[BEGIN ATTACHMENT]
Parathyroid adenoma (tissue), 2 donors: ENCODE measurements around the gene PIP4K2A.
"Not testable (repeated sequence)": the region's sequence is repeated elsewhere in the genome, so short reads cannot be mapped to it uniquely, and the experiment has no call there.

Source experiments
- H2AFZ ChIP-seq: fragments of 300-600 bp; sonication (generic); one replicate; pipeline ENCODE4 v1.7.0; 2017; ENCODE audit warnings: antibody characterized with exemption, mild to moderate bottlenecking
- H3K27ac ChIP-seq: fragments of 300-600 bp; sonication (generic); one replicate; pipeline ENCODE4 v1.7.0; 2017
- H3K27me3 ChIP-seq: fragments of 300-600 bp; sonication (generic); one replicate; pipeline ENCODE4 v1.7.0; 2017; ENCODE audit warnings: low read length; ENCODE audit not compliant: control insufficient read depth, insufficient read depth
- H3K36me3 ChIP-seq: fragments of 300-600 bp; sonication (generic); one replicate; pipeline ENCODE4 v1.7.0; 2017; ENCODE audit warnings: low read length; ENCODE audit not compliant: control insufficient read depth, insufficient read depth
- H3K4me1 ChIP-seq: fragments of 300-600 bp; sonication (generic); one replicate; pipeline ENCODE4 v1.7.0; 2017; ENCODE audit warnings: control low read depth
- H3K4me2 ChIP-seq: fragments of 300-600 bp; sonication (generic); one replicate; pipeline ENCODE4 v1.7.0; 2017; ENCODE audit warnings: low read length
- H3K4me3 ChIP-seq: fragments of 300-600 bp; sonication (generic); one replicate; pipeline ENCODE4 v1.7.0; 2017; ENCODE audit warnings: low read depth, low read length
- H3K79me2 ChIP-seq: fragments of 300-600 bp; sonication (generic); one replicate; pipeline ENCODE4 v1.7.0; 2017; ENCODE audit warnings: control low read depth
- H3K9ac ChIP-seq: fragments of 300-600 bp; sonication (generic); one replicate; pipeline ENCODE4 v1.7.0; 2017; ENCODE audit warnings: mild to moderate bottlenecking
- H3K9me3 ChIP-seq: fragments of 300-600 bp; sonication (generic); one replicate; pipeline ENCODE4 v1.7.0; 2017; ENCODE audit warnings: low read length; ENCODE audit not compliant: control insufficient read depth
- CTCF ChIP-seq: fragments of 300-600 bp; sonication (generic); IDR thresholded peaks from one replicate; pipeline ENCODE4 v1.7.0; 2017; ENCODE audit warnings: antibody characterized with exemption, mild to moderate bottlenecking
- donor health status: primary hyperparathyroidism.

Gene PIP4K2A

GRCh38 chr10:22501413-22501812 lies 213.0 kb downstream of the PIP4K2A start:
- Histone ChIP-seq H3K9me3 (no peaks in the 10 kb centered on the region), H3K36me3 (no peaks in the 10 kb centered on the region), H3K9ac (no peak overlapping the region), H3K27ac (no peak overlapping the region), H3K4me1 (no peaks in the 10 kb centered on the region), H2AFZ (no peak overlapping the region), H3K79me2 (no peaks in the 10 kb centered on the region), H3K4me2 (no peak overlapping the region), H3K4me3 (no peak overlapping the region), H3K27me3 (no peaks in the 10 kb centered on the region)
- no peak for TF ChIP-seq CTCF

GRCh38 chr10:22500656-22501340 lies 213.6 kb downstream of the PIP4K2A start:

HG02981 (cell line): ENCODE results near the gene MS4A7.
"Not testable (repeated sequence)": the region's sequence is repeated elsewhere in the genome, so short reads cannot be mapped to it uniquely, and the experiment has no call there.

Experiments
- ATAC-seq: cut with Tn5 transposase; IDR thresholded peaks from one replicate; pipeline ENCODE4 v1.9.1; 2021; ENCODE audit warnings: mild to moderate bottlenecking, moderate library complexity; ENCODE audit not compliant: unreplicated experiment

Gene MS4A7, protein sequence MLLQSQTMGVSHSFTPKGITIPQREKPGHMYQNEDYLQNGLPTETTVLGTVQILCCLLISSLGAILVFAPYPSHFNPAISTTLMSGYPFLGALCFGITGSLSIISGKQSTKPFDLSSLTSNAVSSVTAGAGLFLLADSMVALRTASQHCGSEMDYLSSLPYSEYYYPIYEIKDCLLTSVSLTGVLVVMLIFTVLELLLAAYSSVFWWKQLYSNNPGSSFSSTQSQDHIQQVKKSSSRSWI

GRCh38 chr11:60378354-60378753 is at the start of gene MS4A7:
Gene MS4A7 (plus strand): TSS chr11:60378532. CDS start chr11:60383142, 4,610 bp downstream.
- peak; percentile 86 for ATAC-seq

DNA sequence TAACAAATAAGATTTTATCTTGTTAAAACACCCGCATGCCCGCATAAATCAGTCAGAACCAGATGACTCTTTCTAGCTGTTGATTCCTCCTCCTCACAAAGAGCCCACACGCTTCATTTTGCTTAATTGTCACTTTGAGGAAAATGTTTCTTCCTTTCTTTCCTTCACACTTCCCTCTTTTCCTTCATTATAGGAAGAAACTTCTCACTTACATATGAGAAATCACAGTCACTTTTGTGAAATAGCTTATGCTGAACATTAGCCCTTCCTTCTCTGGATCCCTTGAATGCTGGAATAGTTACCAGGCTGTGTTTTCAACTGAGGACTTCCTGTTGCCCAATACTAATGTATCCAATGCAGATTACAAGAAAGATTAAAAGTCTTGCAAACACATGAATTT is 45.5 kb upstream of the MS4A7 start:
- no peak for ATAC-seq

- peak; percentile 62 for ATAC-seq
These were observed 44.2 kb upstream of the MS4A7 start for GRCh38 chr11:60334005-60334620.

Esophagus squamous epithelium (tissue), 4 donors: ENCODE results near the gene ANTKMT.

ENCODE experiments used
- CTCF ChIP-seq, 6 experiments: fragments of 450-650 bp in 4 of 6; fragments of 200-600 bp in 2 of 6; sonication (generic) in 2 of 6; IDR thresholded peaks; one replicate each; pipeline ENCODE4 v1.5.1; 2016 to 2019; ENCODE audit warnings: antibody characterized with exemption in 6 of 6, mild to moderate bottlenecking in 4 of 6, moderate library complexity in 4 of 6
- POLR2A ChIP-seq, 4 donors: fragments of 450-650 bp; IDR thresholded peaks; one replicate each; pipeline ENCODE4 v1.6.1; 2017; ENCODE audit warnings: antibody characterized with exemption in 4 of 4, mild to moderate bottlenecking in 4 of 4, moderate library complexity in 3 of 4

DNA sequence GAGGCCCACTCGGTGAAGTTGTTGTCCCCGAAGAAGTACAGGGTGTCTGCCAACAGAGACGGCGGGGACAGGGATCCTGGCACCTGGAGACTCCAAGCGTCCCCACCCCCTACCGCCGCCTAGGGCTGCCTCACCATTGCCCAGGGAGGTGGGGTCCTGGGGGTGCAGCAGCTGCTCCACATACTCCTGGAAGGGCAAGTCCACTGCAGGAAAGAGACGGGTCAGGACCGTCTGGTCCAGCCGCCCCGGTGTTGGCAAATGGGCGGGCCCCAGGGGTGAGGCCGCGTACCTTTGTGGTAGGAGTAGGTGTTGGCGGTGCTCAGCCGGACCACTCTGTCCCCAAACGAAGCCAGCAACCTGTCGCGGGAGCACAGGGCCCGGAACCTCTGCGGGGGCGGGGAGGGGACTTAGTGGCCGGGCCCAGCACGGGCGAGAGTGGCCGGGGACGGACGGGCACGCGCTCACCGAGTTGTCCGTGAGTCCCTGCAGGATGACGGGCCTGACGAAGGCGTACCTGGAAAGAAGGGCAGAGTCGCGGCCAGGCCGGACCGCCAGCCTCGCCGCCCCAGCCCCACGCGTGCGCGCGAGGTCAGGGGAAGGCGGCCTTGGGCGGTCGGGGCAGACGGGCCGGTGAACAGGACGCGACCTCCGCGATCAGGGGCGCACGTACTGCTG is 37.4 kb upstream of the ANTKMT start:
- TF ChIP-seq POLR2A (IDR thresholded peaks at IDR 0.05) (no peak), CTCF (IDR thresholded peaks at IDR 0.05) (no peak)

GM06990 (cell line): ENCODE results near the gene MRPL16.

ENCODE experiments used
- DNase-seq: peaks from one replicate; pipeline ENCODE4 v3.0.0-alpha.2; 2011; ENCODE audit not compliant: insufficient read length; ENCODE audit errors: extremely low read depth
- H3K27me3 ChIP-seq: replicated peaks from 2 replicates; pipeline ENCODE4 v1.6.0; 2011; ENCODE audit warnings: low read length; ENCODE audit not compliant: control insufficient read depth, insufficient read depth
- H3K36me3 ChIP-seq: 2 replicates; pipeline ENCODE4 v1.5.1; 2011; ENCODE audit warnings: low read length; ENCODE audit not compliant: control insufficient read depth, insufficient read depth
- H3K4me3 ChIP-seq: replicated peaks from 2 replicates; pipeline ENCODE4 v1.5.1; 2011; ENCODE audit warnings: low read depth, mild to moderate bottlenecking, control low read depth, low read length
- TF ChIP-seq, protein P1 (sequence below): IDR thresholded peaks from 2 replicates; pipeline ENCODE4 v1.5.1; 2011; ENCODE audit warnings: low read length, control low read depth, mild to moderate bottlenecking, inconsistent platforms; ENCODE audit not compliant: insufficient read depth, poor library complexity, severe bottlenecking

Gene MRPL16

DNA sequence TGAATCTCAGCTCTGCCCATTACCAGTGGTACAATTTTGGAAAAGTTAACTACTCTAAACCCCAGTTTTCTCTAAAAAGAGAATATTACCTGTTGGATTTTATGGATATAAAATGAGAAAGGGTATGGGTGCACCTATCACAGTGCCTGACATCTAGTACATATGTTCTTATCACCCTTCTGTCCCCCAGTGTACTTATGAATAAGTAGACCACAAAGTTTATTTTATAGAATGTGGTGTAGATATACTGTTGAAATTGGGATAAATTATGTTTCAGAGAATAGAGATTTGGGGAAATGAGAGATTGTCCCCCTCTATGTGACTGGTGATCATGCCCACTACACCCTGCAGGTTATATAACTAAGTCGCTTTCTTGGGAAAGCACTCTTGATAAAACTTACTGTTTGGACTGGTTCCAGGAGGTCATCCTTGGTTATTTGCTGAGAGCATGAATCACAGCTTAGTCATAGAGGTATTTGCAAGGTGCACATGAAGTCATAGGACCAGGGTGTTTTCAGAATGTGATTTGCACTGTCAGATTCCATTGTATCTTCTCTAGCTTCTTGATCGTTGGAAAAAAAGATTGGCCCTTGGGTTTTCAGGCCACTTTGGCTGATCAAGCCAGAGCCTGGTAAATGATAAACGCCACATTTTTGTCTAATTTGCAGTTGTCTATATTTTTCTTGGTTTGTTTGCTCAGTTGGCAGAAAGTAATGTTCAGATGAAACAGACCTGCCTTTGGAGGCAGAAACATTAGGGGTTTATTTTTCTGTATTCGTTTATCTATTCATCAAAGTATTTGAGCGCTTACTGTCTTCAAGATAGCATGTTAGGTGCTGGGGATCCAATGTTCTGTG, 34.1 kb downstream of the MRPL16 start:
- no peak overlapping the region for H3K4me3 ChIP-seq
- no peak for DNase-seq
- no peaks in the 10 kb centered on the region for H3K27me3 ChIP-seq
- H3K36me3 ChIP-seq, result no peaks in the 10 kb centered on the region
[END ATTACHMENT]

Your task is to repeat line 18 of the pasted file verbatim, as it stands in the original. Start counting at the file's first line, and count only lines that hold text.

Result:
- Histone ChIP-seq H3K9me3 (no peaks in the 10 kb centered on the region), H3K36me3 (no peaks in the 10 kb centered on the region), H3K9ac (no peak overlapping the region), H3K27ac (no peak overlapping the region), H3K4me1 (no peaks in the 10 kb centered on the region), H2AFZ (no peak overlapping the region), H3K79me2 (no peaks in the 10 kb centered on the region), H3K4me2 (no peak overlapping the region), H3K4me3 (no peak overlapping the region), H3K27me3 (no peaks in the 10 kb centered on the region)